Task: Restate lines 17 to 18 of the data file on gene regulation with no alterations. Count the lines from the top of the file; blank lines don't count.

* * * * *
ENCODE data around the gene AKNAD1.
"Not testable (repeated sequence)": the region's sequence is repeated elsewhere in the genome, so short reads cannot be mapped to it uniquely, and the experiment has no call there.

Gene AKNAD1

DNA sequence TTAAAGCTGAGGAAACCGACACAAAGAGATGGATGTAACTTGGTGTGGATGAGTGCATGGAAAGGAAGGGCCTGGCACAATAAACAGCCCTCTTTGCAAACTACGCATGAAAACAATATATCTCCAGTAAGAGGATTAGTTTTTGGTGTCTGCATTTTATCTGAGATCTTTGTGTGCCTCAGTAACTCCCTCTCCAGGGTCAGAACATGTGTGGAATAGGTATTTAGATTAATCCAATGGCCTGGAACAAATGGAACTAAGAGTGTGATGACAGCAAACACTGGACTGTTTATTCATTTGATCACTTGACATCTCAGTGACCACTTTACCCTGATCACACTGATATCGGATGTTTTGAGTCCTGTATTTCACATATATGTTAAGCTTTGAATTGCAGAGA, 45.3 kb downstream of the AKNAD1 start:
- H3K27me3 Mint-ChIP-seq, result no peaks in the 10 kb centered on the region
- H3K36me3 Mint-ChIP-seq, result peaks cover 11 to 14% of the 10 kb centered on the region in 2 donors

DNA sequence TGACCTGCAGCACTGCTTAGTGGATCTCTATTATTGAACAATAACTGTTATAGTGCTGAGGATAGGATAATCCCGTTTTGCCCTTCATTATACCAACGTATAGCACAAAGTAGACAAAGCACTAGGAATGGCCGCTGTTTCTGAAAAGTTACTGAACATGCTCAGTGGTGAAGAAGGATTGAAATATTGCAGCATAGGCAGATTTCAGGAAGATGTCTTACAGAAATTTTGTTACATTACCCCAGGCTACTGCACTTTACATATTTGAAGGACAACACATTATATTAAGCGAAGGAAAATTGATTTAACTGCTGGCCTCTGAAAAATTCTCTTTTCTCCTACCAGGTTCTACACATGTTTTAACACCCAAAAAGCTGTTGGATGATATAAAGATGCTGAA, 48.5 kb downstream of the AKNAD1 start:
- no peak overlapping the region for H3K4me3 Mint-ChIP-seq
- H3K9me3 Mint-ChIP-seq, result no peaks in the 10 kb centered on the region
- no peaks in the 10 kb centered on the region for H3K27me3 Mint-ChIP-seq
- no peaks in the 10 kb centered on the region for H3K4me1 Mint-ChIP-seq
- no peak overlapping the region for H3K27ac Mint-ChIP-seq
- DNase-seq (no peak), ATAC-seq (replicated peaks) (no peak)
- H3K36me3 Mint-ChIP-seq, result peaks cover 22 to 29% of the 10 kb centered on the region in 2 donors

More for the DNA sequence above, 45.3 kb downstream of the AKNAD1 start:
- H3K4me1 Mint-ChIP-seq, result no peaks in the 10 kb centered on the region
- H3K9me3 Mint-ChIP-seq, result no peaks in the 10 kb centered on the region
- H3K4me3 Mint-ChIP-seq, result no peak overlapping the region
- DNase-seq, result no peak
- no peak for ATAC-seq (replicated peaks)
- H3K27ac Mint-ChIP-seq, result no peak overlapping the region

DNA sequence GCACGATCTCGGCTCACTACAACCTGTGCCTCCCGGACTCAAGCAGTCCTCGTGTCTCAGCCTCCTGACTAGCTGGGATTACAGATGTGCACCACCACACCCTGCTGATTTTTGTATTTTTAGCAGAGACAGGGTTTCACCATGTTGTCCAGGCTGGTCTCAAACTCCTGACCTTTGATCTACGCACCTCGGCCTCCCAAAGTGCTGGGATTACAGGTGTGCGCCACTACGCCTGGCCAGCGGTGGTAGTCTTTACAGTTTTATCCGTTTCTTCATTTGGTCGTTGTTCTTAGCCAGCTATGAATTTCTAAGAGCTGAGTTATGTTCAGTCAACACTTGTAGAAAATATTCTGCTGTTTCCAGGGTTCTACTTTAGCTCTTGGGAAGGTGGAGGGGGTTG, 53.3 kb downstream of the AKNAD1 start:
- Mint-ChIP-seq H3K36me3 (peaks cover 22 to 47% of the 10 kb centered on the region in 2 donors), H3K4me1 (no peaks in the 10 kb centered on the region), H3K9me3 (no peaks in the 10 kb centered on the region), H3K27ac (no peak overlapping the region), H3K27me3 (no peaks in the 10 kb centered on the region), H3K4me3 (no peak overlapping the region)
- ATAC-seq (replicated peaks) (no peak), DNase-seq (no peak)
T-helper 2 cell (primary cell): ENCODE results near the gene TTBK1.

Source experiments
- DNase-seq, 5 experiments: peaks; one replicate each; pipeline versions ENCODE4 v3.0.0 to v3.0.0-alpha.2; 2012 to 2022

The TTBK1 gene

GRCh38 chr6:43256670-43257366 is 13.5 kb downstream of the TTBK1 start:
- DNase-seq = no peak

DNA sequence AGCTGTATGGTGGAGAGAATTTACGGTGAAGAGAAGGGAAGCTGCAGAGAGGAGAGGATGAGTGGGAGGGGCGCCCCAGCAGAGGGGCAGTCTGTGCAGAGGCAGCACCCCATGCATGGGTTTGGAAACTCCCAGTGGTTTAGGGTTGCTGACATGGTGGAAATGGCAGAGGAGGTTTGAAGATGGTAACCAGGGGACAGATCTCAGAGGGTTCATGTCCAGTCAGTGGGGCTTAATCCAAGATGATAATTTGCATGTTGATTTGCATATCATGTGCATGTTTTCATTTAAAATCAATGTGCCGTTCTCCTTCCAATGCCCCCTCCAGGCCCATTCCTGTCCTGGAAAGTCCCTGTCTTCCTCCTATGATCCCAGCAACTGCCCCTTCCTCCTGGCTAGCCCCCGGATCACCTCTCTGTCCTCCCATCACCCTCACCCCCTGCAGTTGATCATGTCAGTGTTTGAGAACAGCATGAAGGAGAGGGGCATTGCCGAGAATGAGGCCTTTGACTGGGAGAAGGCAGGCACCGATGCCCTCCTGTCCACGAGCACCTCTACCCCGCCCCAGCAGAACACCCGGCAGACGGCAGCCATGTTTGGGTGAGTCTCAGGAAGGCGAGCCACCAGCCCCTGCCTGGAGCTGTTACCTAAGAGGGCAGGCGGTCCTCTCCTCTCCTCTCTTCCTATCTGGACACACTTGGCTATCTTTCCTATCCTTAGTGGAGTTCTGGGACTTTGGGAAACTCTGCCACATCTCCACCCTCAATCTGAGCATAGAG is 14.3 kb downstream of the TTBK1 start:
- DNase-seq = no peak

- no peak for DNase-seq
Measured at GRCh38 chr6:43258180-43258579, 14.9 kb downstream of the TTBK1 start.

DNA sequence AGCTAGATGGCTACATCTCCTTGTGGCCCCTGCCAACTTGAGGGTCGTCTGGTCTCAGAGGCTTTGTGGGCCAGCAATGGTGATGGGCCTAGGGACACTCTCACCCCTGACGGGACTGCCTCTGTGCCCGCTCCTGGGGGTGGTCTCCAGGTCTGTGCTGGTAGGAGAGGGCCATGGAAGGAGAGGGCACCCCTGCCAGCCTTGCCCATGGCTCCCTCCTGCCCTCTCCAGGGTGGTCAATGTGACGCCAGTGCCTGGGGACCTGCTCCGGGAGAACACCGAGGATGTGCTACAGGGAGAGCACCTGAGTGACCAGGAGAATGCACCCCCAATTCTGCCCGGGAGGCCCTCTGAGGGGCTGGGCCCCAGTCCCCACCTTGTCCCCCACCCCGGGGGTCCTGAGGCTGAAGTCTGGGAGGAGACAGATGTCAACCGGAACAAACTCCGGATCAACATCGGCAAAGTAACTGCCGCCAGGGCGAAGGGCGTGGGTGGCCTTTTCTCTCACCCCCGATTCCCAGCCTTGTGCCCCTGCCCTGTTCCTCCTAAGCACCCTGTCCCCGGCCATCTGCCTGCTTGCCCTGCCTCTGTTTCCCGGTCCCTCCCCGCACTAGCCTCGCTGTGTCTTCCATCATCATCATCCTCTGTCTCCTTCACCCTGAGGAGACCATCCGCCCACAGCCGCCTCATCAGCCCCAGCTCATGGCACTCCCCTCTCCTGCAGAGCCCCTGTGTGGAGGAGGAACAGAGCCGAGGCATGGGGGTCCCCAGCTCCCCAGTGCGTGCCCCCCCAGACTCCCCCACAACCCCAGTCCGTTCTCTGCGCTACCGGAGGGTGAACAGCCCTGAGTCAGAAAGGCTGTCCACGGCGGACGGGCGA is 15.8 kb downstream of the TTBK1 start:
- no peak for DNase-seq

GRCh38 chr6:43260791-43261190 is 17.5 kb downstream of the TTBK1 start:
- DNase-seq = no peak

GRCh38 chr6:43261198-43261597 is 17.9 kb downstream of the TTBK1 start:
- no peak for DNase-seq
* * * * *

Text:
- H3K9me3 Mint-ChIP-seq, result no peaks in the 10 kb centered on the region
- H3K4me3 Mint-ChIP-seq, result no peak overlapping the region